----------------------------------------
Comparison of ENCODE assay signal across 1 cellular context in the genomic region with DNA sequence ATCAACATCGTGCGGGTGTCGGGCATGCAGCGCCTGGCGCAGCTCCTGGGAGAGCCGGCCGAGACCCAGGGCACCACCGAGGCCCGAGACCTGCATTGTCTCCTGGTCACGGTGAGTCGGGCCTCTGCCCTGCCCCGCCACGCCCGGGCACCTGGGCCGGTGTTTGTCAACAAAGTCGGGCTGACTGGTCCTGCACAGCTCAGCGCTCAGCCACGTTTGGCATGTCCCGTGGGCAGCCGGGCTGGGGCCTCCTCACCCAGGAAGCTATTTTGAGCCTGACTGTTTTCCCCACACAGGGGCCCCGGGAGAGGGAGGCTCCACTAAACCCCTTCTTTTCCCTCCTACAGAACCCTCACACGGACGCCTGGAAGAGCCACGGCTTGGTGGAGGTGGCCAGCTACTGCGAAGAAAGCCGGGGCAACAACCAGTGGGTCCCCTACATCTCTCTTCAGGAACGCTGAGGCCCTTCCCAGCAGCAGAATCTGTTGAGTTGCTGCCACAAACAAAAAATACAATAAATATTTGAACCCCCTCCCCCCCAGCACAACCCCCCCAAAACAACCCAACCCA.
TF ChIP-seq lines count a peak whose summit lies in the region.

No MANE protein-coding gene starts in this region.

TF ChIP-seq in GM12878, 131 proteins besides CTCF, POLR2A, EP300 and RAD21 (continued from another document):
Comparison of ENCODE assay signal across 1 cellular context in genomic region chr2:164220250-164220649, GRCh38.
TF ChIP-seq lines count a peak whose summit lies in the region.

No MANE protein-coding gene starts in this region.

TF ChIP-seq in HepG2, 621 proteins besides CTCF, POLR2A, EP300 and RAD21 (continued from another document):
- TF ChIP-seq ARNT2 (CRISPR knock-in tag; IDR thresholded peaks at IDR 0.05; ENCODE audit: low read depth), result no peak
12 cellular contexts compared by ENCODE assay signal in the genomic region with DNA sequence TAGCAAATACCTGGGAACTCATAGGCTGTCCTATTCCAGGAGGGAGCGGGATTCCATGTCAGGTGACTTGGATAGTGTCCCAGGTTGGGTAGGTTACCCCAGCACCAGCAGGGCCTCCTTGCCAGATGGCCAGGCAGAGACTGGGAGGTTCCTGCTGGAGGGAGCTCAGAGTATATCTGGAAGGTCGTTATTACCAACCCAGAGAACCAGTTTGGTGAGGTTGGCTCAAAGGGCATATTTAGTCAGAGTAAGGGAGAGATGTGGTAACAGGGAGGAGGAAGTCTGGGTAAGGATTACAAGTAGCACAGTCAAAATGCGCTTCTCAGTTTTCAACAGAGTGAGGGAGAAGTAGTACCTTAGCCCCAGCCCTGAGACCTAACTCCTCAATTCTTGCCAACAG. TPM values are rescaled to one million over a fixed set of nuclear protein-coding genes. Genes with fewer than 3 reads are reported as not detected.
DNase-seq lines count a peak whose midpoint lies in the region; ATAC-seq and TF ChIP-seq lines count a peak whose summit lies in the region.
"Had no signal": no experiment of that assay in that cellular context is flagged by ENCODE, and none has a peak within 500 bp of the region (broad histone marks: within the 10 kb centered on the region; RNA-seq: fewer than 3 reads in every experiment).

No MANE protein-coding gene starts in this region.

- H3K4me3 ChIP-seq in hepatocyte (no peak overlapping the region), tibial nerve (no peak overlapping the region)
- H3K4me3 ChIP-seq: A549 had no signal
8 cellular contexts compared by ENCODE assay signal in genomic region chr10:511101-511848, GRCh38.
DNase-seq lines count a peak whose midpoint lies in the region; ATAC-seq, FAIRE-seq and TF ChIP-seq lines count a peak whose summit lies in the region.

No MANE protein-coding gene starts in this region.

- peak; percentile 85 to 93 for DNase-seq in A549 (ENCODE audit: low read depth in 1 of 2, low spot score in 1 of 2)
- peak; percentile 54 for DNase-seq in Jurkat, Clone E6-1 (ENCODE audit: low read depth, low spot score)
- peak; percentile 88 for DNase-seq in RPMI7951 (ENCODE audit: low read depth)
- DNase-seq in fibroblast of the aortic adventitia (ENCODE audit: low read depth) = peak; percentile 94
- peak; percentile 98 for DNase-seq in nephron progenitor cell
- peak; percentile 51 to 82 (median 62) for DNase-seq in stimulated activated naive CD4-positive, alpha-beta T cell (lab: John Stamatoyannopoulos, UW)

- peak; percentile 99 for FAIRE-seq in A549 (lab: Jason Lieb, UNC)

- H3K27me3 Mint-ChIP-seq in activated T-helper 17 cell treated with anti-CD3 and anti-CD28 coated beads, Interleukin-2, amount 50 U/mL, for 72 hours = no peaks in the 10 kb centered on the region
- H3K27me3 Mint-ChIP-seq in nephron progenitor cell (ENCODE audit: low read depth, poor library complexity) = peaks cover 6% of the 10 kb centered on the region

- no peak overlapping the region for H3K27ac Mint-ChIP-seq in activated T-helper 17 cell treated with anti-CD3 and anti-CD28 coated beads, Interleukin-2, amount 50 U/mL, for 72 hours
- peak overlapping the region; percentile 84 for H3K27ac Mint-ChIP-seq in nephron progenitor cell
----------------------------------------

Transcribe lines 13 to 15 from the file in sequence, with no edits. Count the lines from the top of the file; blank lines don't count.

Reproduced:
No MANE protein-coding gene starts in this region.

- H3K4me3 ChIP-seq in hepatocyte (no peak overlapping the region), tibial nerve (no peak overlapping the region)
- H3K4me3 ChIP-seq: A549 had no signal